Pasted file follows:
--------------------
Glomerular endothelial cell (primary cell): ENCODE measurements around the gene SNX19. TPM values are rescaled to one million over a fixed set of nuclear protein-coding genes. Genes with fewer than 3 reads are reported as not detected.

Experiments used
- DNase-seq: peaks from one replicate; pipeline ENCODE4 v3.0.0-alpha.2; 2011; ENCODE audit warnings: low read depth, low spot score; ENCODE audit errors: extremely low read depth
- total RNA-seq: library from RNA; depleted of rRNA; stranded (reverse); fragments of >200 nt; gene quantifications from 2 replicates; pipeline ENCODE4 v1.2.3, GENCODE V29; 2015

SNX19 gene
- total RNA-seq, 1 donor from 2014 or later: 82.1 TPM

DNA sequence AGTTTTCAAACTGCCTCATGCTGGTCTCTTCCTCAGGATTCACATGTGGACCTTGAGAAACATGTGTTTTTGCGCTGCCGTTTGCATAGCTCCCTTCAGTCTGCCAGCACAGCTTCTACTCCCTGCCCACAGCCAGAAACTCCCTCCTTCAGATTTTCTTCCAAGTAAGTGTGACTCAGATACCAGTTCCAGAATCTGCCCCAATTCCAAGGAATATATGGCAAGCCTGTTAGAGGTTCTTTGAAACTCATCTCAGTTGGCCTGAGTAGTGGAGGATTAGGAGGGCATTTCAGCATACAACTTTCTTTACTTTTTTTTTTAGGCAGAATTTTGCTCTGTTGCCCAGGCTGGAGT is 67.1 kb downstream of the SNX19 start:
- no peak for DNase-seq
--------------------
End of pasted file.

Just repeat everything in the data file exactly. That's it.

Glomerular endothelial cell (primary cell): ENCODE measurements around the gene SNX19. TPM values are rescaled to one million over a fixed set of nuclear protein-coding genes. Genes with fewer than 3 reads are reported as not detected.

Experiments used
- DNase-seq: peaks from one replicate; pipeline ENCODE4 v3.0.0-alpha.2; 2011; ENCODE audit warnings: low read depth, low spot score; ENCODE audit errors: extremely low read depth
- total RNA-seq: library from RNA; depleted of rRNA; stranded (reverse); fragments of >200 nt; gene quantifications from 2 replicates; pipeline ENCODE4 v1.2.3, GENCODE V29; 2015

SNX19 gene
- total RNA-seq, 1 donor from 2014 or later: 82.1 TPM

DNA sequence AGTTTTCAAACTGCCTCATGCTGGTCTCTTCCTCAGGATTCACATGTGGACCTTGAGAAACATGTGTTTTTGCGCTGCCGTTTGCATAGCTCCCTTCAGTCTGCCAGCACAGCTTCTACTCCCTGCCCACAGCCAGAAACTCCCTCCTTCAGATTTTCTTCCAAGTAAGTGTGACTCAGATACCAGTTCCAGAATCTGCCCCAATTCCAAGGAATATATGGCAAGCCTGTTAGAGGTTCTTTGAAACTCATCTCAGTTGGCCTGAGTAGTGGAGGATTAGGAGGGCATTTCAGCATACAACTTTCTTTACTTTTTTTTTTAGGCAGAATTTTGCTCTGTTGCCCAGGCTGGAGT is 67.1 kb downstream of the SNX19 start:
- no peak for DNase-seq